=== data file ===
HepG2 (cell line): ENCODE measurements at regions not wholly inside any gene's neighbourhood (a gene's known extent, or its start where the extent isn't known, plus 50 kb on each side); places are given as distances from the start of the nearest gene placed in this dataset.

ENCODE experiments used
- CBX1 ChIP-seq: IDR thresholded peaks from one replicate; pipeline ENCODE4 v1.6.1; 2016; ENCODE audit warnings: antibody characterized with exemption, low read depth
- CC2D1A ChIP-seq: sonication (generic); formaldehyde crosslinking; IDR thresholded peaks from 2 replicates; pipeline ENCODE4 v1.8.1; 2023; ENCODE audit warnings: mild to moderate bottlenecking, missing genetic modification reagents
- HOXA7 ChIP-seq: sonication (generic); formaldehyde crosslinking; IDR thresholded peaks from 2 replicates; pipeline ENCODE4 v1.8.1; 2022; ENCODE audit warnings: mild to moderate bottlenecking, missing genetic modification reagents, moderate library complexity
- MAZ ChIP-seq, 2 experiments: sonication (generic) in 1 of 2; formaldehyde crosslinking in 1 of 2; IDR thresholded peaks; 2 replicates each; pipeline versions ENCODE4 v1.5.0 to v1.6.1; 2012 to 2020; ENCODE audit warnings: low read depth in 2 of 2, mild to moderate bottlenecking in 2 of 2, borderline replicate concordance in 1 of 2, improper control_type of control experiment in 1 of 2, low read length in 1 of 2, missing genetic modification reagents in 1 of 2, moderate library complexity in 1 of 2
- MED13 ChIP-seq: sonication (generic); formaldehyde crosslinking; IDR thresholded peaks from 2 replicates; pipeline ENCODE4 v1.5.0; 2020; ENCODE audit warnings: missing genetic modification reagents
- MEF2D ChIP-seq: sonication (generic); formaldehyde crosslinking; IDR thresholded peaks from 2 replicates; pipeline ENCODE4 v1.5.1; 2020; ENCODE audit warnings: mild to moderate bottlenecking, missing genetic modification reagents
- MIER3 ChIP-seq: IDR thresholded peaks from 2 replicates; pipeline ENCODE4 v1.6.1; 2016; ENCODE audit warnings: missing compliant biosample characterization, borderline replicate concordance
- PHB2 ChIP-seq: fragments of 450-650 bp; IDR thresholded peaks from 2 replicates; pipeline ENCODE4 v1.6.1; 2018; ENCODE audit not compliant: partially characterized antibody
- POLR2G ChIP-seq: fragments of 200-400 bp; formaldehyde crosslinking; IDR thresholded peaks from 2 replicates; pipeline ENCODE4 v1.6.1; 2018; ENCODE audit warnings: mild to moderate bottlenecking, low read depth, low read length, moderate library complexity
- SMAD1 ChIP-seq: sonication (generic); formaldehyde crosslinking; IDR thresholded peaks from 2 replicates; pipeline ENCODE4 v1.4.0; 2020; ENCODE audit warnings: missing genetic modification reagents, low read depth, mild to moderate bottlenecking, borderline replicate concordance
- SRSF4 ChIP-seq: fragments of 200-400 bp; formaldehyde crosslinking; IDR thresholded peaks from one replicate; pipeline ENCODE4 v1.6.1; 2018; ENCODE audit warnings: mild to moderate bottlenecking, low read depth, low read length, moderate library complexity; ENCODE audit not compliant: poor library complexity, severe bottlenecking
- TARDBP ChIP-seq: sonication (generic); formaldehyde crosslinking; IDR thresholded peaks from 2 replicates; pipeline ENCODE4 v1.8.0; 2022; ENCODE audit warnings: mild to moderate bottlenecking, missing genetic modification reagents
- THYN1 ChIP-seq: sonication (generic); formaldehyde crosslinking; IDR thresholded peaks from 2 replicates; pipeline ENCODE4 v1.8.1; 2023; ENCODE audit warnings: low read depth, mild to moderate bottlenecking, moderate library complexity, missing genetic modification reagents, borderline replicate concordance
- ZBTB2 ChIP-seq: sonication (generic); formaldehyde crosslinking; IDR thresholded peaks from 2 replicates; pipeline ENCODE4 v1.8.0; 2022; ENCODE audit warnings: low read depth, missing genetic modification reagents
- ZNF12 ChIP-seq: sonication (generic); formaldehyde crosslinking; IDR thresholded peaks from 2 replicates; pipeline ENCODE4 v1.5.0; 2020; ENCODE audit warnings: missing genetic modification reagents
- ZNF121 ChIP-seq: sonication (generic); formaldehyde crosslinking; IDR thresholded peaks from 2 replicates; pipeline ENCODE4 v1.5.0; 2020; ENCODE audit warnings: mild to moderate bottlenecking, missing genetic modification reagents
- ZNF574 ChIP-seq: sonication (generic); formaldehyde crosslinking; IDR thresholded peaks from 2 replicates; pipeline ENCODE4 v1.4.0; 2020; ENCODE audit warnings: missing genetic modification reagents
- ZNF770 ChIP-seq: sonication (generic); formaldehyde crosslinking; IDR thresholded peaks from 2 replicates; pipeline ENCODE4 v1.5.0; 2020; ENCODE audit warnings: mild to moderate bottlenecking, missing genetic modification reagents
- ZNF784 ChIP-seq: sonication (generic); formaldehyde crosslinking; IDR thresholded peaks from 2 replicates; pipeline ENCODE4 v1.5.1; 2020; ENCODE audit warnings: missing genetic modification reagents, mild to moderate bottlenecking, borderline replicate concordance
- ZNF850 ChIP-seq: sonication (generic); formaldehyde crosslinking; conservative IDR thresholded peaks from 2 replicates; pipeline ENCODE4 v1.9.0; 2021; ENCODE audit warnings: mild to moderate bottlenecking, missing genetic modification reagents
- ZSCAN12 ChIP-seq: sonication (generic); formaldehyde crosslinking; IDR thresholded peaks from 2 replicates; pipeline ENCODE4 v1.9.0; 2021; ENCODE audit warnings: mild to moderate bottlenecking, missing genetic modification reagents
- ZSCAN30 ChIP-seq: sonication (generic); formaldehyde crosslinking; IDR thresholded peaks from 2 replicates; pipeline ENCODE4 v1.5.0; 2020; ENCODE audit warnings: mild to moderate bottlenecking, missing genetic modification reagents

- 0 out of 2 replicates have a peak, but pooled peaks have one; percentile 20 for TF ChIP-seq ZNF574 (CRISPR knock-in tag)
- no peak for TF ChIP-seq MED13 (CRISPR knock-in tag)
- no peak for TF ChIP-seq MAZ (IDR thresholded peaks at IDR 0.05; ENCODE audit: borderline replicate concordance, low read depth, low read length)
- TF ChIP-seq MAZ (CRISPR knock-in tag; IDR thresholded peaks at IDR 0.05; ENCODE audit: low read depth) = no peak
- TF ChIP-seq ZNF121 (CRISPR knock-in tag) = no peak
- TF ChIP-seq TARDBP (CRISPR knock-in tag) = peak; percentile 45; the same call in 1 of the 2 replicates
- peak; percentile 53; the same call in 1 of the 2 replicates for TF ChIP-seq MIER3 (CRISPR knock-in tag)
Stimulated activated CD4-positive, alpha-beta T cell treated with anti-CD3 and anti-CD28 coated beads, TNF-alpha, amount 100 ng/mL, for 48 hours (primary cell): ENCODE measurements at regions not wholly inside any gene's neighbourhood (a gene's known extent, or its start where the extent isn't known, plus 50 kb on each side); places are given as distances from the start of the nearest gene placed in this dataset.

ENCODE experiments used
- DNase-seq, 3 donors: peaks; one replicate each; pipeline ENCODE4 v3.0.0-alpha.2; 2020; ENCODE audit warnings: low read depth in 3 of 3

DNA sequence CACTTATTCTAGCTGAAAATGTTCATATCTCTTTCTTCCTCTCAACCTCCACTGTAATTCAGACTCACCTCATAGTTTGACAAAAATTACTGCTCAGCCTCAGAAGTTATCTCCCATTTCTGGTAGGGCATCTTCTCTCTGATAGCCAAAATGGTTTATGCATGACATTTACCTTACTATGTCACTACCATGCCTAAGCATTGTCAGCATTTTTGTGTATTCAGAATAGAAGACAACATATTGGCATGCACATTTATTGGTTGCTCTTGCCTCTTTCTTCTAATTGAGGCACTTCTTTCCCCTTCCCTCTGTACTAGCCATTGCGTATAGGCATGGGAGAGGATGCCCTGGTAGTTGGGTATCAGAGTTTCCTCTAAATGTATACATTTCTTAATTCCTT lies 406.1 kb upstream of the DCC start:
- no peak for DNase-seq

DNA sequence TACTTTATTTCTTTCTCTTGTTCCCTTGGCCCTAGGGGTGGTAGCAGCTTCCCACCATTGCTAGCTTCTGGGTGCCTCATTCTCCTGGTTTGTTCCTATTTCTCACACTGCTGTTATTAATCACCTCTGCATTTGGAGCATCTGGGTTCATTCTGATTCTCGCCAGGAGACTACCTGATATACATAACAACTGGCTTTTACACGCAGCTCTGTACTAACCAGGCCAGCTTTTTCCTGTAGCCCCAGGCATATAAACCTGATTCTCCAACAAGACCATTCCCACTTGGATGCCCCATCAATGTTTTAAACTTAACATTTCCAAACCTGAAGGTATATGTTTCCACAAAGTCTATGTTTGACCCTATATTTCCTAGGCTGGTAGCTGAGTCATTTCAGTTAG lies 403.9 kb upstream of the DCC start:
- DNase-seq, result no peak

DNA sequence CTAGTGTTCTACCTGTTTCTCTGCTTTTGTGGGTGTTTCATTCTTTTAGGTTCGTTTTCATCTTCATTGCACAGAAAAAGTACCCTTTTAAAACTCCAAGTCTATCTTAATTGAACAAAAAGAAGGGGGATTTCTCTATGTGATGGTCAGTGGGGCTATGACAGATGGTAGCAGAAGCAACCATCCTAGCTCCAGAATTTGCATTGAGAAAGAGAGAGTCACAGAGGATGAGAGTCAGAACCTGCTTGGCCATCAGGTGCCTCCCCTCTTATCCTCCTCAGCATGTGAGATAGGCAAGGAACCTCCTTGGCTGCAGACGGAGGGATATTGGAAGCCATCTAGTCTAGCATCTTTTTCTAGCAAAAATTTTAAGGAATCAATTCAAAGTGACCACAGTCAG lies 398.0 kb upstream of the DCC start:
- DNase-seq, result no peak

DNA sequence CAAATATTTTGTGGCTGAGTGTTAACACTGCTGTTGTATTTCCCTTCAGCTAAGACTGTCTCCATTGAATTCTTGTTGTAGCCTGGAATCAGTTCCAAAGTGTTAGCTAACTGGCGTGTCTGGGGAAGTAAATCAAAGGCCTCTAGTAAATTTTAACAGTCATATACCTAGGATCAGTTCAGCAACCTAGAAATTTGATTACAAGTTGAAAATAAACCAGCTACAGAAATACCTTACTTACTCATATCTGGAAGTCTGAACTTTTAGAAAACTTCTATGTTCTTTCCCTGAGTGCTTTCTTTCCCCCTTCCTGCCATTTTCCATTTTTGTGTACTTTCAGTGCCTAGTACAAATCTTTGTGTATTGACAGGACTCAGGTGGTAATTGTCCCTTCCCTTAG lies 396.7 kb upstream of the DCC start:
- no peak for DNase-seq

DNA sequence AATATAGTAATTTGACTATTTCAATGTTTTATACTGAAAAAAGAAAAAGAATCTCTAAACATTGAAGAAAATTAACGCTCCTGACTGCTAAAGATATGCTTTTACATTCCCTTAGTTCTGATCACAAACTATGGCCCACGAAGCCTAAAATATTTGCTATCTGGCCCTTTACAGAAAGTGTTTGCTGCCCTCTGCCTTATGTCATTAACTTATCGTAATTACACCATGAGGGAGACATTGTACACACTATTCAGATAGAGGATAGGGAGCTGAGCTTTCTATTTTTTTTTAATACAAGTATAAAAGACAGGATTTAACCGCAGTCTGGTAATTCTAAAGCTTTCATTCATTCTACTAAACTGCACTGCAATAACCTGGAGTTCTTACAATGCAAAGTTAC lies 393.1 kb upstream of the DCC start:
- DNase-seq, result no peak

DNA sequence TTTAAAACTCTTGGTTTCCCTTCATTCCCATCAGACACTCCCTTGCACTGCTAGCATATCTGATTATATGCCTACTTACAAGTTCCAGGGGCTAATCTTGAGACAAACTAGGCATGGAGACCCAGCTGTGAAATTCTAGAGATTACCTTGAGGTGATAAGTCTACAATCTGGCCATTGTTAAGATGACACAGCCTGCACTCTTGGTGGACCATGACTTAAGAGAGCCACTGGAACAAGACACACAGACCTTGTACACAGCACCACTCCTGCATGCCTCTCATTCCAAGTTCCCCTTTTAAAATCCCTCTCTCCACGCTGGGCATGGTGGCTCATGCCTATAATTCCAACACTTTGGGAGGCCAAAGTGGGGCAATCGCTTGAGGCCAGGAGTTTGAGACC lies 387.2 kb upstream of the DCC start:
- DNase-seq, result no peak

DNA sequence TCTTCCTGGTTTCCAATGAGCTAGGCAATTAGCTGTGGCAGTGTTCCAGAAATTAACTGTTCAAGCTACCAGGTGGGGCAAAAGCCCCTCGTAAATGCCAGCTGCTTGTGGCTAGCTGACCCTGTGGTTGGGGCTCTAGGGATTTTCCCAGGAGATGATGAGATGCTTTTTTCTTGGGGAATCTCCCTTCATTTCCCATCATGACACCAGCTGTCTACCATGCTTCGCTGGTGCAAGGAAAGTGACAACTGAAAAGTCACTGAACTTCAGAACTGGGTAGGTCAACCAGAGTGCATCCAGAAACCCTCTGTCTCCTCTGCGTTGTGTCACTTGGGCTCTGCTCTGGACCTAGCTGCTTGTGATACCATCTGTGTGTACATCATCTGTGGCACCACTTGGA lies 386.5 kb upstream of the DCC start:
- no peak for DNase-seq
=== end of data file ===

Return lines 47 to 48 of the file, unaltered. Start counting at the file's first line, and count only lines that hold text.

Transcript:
DNA sequence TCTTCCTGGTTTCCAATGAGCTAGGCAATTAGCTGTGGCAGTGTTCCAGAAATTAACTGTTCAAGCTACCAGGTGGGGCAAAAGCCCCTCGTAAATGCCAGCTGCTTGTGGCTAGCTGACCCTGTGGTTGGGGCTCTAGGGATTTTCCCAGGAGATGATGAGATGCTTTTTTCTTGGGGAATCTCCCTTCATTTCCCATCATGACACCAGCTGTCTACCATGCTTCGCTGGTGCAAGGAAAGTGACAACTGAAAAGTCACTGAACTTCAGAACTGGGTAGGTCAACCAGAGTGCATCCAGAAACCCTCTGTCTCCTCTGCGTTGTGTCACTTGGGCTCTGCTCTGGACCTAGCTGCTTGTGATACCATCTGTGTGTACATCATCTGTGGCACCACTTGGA lies 386.5 kb upstream of the DCC start:
- no peak for DNase-seq